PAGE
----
7. Miscellaneous

We just noticed, a year late, that the composer of Chaplin's Cane, Phil Hamm himself, complimented John on his playing the piece, as posted to YouTube. Congrats, John! Praise well earned.

Deep Roots at Home offers a useful list of audio books for the car: click here. I wouldn't use all of them, but there were some gems on here that I added to our Amazon wish list. We bought many audio books maybe five years ago but we haven't in a number of years and I feel we could use a refresh these days.

For more 7 Quick Takes Friday, check out This Ain't the Lyceum.


  1. Jennifer Fulwiler had some response a long time ago to someone asking about having a large family in which she said that we're supposed to serve others. That might be serving our children by changing diapers, feeding them, caring for their illnesses, etc, but that may also be serving others once we no longer have children at home. So I pray that I'll be able to help with my grown children's families and volunteer elsewhere.

    1. Indeed, that is my hope as well. I see that model playing out especially beautifully in our children's godmother, who raised seven children, and now spends all her time bustling around among her children's homes, helping with grandchildren, births, sacraments, crises. It's so inspiring.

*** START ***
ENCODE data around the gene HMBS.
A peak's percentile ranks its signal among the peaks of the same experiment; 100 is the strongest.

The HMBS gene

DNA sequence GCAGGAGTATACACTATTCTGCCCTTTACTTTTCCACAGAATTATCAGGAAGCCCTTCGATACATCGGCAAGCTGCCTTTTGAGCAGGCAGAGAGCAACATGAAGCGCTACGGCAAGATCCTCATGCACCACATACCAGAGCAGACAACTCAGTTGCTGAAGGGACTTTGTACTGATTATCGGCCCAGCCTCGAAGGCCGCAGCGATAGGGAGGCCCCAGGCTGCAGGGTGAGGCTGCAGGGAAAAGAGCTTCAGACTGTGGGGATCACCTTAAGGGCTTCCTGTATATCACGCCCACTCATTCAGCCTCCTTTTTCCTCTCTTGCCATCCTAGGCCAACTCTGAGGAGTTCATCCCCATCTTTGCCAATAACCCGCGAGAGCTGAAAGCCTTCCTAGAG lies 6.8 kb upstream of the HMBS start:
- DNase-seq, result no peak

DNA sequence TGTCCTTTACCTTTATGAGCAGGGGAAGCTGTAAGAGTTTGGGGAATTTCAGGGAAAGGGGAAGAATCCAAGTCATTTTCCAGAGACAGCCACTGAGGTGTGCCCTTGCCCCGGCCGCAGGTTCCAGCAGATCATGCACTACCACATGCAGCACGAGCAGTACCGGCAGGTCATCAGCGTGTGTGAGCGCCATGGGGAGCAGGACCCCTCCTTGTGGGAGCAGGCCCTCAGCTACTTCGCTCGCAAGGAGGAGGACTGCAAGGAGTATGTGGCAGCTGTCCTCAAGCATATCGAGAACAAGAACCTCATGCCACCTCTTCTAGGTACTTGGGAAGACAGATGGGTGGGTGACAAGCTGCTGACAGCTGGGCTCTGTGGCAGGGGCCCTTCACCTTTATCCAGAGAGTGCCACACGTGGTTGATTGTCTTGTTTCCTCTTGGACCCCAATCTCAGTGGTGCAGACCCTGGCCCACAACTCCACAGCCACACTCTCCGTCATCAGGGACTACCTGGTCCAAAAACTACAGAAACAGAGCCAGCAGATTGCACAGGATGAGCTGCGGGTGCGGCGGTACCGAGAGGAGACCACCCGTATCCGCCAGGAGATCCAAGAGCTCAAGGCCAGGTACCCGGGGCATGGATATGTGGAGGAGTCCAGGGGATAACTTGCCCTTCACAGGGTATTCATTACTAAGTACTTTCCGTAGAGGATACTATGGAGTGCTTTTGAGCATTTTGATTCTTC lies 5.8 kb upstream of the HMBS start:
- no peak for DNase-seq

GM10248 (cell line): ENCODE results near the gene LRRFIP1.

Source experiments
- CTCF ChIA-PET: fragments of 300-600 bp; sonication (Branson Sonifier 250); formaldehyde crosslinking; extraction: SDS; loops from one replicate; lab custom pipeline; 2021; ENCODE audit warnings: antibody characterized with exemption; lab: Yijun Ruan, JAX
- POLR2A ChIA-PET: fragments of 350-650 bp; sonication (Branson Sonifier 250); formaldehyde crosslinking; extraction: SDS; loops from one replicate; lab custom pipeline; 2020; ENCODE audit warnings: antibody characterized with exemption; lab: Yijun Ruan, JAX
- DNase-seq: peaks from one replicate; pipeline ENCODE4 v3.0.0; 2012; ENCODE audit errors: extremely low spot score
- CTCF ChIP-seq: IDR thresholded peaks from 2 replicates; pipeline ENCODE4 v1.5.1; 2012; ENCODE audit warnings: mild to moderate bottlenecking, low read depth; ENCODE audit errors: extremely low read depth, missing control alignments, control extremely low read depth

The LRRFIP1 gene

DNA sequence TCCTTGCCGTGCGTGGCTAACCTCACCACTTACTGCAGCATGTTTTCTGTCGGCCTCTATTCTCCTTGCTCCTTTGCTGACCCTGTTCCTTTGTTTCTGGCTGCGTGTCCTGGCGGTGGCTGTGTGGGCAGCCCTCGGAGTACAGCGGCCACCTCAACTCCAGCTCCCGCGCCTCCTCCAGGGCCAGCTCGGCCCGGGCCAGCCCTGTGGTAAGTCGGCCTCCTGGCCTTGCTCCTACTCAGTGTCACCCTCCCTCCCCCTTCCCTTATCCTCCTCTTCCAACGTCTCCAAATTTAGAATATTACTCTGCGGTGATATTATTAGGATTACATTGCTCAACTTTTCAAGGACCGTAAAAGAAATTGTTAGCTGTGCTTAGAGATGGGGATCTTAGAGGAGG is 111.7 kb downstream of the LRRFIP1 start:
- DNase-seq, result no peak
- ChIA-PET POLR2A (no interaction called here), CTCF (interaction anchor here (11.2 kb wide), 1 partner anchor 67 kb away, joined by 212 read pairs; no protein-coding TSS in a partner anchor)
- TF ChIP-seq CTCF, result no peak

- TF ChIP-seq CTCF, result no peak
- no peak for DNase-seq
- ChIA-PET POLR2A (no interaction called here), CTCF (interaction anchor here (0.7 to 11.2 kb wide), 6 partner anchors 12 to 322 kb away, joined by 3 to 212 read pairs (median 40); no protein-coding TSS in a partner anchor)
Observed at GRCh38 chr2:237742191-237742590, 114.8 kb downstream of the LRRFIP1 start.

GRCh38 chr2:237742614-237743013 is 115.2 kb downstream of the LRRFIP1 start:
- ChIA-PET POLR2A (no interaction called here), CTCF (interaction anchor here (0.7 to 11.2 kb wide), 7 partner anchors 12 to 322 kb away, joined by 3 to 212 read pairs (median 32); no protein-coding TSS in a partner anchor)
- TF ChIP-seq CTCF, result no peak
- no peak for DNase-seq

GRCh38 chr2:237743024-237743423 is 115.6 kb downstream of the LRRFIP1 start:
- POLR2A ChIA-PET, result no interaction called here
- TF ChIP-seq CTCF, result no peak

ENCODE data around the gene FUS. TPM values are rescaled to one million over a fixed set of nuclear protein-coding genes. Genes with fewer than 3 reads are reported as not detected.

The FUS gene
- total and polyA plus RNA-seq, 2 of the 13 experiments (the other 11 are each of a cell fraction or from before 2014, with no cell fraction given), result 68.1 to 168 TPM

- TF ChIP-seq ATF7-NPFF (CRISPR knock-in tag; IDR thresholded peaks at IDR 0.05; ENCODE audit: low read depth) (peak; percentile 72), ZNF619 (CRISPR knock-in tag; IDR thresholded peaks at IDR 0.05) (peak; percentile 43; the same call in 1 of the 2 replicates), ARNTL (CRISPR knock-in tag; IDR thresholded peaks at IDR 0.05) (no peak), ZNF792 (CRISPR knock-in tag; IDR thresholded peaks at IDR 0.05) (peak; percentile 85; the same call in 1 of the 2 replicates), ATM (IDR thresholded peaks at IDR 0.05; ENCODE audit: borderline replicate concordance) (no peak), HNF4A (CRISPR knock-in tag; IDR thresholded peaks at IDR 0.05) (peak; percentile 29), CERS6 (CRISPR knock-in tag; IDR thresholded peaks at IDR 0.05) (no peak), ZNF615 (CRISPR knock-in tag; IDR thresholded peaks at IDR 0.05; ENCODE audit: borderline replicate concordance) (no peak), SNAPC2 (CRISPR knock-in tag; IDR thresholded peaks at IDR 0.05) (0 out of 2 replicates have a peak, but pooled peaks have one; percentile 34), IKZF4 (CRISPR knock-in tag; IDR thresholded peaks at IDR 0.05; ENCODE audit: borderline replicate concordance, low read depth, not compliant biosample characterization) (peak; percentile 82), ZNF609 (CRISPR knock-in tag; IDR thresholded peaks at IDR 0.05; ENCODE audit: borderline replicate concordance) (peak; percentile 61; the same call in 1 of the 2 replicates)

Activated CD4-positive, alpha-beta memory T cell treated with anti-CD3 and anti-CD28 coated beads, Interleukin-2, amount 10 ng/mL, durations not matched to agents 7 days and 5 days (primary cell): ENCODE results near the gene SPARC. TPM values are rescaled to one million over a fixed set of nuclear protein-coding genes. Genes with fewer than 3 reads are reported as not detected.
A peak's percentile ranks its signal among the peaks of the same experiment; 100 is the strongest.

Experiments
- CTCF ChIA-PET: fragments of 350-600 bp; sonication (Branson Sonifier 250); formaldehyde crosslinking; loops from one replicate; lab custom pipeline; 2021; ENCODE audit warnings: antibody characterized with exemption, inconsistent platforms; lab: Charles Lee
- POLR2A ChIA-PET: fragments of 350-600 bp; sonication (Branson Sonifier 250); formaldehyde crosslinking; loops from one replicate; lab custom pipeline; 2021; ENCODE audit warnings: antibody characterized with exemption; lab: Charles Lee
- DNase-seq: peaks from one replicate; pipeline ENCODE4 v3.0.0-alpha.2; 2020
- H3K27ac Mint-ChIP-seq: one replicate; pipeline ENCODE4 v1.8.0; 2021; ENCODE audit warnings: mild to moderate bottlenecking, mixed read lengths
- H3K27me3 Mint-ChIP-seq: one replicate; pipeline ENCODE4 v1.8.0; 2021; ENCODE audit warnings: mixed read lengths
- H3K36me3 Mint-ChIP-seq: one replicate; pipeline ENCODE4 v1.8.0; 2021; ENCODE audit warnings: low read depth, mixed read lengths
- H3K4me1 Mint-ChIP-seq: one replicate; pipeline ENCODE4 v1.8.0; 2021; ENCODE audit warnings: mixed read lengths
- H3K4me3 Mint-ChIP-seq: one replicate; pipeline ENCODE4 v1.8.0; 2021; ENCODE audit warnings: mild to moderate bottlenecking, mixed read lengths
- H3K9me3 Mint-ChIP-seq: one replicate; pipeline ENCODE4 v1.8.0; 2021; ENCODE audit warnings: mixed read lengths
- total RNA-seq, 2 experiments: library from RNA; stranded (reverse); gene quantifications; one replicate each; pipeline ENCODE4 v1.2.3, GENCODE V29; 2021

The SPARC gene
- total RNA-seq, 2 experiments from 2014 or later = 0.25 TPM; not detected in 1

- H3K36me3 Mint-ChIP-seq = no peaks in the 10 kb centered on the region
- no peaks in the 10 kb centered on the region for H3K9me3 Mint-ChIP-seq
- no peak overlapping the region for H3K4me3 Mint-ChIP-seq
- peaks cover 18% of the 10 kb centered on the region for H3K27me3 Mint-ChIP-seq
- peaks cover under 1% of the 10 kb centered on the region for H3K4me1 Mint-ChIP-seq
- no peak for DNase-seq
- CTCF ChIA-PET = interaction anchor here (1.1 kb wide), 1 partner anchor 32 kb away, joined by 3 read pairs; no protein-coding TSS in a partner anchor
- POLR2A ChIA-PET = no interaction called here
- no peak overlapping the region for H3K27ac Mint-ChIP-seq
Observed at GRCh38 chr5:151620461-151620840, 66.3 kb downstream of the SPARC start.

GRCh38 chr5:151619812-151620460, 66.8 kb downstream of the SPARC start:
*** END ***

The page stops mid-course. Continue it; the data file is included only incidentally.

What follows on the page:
2. That was a whopper of a spiritual lesson you read by the pool! I am not married and have no children, so I often coax myself into paying attention at Mass by thinking of future times when (God willing) I will have children to distract me and will need to draw upon the graces and lessons I learned in Mass when I was flying solo.

  3. It is so good that you're thinking to participate in this way during this special season of being single. When I was single, I read the readings ahead of time, followed every word in the missal during the Mass, sang along, took notes during the priest's homily. Now it's been more than ten years since I've participated in Mass meaningfully like that, as I'm always wrangling children and rarely ever even in the sanctuary, such that it's been so long, I've forgotten the Mass responses. I know intellectually that I'm gaining (different) graces now, but the *feeling* is very different (not warm and fuzzy). -- Katherine

  4. Dear Katherine, you are so open about your struggle with constant interruptions. If there’s any consolation believe me you are not alone in this. Yep, we have our own agendas but other people and unforeseen things pop up and seem to constantly interfere with our plans. Ha, ha surprise. I admire Christian good women who’ve learned to roll with the punches. They seem to effortlessly just let go and let God. The Germans call this “brechen des Willens“, breaking of the will. Hang in there. Your doing a much better job as a parent than it often feels. Children know that parents are human. And they test it often. Don’t worry you’re not ruining their souls. God bless